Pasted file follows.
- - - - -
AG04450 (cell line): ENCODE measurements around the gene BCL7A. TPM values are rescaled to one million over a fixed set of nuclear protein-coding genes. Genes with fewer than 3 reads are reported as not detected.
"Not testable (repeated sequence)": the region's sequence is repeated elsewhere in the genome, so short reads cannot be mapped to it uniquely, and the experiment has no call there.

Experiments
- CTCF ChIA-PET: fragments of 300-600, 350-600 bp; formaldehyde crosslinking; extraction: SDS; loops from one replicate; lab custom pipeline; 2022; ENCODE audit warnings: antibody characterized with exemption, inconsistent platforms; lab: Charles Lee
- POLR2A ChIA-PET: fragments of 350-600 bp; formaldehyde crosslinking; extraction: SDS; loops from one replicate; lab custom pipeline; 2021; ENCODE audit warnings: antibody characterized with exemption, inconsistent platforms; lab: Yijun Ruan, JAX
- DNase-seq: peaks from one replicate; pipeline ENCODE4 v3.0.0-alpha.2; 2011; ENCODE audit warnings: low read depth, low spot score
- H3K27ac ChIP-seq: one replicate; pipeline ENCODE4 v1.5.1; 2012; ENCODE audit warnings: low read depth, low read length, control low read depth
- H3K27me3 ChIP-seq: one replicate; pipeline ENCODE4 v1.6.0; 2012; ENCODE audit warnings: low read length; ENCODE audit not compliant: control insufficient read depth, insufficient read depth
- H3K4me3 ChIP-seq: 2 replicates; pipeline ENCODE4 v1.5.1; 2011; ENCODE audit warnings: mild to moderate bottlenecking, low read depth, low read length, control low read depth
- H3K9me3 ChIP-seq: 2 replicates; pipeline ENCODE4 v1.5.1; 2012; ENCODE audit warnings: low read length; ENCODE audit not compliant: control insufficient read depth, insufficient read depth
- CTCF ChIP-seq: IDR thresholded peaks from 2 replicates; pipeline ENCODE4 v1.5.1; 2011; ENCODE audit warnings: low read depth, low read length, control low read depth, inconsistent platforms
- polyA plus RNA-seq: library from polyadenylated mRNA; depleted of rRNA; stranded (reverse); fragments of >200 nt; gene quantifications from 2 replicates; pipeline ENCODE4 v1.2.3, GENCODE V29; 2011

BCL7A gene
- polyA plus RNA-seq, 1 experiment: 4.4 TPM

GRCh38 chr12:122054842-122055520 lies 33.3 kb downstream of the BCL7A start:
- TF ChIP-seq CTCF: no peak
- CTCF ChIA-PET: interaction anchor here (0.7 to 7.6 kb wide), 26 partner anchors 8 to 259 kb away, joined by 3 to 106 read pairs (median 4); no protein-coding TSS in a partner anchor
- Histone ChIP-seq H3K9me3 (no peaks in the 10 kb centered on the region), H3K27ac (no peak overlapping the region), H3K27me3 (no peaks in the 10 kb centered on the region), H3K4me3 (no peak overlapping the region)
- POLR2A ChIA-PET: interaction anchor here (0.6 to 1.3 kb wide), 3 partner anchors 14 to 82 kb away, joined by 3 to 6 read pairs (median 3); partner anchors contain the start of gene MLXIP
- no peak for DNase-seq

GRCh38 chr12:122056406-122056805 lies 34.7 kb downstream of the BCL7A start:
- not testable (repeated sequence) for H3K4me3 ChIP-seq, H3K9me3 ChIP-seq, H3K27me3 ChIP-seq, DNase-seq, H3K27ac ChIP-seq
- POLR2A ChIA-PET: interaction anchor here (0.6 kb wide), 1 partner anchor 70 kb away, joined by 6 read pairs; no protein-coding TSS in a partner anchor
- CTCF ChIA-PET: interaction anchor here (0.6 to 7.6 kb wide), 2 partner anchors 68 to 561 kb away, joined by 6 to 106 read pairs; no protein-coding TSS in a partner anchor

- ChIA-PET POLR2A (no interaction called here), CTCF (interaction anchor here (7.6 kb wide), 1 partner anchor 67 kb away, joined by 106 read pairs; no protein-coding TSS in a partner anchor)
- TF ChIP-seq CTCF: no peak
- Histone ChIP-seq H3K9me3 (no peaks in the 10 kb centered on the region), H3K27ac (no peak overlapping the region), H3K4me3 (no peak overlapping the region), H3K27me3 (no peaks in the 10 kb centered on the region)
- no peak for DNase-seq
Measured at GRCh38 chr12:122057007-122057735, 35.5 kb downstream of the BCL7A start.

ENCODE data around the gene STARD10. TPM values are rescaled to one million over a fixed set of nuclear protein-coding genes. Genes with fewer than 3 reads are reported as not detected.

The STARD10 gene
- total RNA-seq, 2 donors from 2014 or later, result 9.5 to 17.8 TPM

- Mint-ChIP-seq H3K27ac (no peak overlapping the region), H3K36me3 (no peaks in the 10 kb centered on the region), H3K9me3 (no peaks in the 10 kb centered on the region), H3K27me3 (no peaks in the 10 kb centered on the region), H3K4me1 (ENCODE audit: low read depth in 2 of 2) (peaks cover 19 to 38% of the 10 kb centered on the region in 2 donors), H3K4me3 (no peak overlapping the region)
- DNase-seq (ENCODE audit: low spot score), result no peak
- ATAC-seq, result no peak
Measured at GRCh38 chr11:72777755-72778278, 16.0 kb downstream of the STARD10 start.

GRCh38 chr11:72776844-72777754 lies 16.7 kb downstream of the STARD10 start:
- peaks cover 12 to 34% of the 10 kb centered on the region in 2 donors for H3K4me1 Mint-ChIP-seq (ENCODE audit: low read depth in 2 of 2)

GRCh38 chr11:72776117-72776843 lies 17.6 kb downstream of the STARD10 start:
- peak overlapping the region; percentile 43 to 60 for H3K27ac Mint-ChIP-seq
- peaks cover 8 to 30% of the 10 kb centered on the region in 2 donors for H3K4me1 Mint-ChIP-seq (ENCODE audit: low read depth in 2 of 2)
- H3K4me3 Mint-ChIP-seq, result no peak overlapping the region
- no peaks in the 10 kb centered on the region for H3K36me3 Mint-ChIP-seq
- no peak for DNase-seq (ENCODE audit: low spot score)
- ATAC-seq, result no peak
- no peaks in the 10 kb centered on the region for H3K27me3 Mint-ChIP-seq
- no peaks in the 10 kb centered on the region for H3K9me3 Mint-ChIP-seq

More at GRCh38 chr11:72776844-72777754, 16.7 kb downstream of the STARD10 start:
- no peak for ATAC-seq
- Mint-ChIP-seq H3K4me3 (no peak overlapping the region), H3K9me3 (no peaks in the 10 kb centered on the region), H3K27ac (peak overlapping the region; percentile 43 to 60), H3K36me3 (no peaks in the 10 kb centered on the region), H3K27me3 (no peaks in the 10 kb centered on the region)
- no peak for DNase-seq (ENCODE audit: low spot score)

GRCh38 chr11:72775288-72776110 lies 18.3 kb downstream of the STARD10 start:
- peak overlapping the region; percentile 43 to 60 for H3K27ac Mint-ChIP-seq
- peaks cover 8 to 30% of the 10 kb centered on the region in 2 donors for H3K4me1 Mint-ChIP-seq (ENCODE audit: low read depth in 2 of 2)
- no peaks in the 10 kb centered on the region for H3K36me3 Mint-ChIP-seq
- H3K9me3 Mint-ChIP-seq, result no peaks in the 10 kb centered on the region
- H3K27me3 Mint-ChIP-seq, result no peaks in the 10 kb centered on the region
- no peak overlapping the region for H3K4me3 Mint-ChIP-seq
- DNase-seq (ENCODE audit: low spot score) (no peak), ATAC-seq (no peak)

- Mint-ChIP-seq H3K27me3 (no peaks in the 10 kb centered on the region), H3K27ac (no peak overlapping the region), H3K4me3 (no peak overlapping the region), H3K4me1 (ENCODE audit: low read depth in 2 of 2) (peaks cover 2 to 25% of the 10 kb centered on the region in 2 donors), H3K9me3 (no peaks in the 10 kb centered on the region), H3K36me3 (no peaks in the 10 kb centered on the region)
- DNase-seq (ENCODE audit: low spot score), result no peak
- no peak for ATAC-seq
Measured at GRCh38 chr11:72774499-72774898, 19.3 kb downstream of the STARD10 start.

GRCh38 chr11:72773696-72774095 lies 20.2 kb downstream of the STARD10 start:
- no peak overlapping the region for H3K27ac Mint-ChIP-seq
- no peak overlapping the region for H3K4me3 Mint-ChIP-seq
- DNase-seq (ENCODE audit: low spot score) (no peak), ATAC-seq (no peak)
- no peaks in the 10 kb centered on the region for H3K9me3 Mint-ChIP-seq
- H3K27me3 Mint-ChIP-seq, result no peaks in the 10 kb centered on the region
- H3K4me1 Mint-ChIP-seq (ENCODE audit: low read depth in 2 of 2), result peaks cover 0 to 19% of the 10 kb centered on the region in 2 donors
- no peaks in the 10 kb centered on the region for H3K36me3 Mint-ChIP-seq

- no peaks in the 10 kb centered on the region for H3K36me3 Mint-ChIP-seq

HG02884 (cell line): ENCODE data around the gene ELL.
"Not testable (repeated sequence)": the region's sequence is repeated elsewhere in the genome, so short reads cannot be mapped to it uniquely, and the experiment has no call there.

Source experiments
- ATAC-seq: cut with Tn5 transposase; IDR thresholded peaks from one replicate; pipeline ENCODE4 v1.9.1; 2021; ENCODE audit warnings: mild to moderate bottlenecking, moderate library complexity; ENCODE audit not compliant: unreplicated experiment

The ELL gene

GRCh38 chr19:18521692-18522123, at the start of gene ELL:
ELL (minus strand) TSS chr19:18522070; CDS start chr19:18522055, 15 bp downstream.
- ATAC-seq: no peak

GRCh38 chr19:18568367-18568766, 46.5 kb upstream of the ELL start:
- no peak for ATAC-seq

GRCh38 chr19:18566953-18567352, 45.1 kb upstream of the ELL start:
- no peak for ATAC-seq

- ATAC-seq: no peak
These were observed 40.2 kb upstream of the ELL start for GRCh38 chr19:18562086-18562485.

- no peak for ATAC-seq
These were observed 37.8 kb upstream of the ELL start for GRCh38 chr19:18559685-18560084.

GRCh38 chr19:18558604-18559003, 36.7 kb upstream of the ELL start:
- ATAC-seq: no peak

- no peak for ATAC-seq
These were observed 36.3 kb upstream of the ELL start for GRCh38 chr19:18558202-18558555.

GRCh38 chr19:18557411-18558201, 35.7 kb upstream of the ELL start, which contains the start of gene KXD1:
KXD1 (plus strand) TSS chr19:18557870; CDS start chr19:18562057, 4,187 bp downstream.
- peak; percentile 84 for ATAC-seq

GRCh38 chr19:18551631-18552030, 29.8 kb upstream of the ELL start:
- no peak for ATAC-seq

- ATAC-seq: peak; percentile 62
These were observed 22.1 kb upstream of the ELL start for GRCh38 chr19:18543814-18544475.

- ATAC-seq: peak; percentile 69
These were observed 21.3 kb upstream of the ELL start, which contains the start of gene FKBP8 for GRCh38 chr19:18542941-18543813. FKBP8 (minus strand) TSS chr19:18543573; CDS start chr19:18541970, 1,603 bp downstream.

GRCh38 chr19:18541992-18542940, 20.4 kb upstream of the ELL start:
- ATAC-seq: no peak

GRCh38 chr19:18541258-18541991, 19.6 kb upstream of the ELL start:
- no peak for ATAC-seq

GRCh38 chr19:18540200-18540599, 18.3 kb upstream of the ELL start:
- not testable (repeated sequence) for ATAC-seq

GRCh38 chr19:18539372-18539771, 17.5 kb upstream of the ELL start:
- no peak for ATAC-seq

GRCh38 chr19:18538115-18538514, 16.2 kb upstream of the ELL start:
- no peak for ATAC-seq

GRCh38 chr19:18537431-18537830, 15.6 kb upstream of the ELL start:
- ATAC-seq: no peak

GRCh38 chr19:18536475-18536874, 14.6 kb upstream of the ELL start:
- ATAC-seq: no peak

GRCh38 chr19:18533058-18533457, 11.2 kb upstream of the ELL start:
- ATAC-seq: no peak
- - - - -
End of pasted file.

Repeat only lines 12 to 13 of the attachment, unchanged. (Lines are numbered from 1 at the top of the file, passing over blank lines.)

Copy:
- polyA plus RNA-seq: library from polyadenylated mRNA; depleted of rRNA; stranded (reverse); fragments of >200 nt; gene quantifications from 2 replicates; pipeline ENCODE4 v1.2.3, GENCODE V29; 2011

BCL7A gene